Charities to work together on moving to ‘opt in’

One of the major challenges facing charities over the next couple of years is likely to come from the reform of data protection laws happening at EU level. New rules on how people’s personal information is collected and treated are going to mean that some charities will need to change how they communicate with their supporters and the wider public, especially when fundraising.

Although the rules aren’t expected to come into force until the end of 2017 at the earliest, charities are already starting to think about the implications for their activities and preparing themselves. The RNLI for example, announced last October that it was switching to an ‘opt-in’ system of communications, where individuals must expressly give their permission to be contacted.

Now that political agreement on the General Data Protection Regulation has been reached by the institutions of the European Union we are well into the final strait of this important EU reform process.

The shape of the EU’s future data protection framework is clearer, and particularly we know that a person’s consent to use of their personal data must be ‘freely given, specific, informed and unambiguous’.

In addition, one of the recommendations made by the review of fundraising regulation was that charities should review the use of their donors’ personal data and take steps towards adopting a system of ‘opt in’ in their communications. This was seen as a way in which charities could demonstrate to their supporters and the wider public their commitment to good fundraising practice, and to maintaining public trust and confidence.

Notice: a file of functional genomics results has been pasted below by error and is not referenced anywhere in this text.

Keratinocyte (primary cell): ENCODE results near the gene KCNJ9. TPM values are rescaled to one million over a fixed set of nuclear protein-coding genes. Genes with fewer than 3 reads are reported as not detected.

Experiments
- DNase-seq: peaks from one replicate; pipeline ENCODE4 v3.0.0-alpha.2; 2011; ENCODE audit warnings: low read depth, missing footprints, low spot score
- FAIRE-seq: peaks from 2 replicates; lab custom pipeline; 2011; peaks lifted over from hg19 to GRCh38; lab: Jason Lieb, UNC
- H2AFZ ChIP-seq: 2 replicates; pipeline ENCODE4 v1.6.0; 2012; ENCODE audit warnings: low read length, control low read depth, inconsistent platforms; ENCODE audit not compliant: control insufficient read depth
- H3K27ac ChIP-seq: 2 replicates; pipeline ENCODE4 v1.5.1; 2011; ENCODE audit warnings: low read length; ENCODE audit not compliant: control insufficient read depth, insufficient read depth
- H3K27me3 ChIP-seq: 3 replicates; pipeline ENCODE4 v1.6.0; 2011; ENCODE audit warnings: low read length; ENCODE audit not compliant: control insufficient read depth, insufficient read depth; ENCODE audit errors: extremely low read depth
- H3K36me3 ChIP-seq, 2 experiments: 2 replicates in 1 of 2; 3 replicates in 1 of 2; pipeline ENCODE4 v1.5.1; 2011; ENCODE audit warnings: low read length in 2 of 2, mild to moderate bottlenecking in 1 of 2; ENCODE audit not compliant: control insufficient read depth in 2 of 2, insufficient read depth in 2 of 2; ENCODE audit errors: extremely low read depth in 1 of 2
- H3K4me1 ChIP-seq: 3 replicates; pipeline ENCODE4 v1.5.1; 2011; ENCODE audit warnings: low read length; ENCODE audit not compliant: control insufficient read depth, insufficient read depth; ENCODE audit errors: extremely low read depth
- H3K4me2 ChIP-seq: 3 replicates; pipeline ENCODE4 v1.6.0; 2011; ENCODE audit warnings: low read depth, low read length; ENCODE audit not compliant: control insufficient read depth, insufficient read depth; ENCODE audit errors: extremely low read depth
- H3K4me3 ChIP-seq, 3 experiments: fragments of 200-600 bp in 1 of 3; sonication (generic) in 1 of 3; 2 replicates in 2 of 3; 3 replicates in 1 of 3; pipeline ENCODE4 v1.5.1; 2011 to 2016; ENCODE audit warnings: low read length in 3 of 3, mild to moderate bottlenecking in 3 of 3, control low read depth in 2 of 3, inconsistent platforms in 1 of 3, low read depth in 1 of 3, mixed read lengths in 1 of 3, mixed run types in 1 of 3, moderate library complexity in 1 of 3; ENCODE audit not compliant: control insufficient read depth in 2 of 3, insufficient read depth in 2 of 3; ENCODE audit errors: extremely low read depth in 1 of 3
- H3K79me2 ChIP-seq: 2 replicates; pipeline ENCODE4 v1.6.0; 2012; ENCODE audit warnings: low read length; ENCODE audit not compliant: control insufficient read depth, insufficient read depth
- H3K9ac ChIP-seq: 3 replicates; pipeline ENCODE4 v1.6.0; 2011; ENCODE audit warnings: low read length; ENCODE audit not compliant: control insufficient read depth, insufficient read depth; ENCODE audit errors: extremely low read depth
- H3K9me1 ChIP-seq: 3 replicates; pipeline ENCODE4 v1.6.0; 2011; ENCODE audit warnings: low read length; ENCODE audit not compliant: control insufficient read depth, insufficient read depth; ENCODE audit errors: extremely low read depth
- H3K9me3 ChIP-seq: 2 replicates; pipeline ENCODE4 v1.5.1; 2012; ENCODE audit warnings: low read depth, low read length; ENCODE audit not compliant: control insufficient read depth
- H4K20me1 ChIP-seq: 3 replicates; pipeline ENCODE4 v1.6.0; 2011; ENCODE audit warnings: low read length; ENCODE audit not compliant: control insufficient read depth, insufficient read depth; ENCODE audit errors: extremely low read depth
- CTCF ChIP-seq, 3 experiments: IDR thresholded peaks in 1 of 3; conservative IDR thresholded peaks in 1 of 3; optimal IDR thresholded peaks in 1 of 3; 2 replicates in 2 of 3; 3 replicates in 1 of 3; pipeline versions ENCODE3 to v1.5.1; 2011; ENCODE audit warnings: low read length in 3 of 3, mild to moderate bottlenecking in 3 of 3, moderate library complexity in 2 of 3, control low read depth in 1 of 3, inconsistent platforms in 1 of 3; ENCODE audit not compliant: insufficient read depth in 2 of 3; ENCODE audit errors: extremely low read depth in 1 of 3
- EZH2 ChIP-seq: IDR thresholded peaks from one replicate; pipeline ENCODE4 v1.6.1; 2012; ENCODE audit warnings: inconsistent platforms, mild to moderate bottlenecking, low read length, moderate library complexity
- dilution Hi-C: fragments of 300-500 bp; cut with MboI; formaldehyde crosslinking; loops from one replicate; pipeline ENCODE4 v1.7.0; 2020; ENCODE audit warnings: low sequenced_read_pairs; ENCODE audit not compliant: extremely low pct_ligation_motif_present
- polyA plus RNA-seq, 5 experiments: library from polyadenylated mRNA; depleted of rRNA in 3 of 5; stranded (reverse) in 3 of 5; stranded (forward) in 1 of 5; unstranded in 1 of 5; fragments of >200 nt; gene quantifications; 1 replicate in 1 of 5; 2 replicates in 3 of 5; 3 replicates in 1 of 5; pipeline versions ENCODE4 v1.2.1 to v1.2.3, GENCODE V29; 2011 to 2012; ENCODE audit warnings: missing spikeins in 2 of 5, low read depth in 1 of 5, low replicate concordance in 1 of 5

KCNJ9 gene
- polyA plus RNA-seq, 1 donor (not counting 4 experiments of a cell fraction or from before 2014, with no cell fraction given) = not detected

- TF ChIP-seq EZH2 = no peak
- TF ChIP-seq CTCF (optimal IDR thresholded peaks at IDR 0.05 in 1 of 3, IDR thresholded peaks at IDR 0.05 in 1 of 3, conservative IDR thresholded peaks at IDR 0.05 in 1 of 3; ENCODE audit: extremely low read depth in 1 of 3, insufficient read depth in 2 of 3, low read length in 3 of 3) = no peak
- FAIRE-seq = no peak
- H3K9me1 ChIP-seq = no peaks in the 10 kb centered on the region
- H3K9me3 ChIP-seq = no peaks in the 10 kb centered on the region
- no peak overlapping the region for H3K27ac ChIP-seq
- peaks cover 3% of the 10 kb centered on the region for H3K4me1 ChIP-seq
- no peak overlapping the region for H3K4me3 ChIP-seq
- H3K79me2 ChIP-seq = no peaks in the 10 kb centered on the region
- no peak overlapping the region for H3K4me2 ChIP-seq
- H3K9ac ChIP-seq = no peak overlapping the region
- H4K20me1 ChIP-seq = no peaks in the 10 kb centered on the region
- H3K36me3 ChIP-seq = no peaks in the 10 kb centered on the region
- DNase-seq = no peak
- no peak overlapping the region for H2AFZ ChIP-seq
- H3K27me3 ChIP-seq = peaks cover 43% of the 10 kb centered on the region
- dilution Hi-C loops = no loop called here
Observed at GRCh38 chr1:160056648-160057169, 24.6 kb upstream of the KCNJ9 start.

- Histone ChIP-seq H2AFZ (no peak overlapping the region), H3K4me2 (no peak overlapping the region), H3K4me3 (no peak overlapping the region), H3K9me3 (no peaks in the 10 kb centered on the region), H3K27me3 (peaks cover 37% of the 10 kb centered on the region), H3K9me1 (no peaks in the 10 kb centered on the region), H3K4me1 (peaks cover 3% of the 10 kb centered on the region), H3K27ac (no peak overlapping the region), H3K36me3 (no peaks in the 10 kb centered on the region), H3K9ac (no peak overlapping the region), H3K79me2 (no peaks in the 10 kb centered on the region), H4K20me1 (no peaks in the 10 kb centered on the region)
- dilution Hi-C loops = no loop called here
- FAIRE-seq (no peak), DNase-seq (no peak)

But what does this mean in practice and how can charities ensure they achieve this?

NCVO working group

NCVO has set up a working group to think about these important questions and develop recommendations on how charities can address them. The working group’s full Terms of Reference are available here.

The group will be chaired by Michael Adamson, chief executive of the British Red Cross.

The other members of the group are:

  • Liz Tait, Director of Fundraising at Battersea Cats and Dogs
  • Eleanor Harrison, Chief Executive of Global Giving
  • Campbell Robb, Chief Executive of Shelter
  • Tim Hunter, Director of Fundraising at Oxfam
  • Mark Flannagan, Chief Executive of Beating Bowel Cancer
  • Nicola Dandridge, Chief Executive of Universities UK

The group will also benefit from legal advice from a lawyer with expertise in data protection.

Reference group

There will also be a wider reference group, which will act as a sounding board throughout the process and help shape the working group’s recommendations. If your organisation wishes to be part please get in touch.

Process

This is a complex but important piece of work, and it will be essential to get it right. Not only to ensure charities comply with the law but also to enable them to transition to the new regime in a way that is manageable and doesn’t have an impact on existing supporter and beneficiary relationships.

Over the next six months we will be engaging with charities, the Information Commissioner’s Office and the Charity Commission to ensure the recommendations help charities prepare for the new regime and meet the new obligations.

The working group will be reporting to NCVO’s trustee board before the summer.

So please keep an eye on the NCVO blog and follow me on Twitter to keep up to date on the group’s progress.

 

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Elizabeth Chamberlain Elizabeth has been in NCVO’s policy team since 2008, as the expert on charity law and regulation. Her policy interests also include charity campaigning, the sector’s independence, transparency, and accountability.

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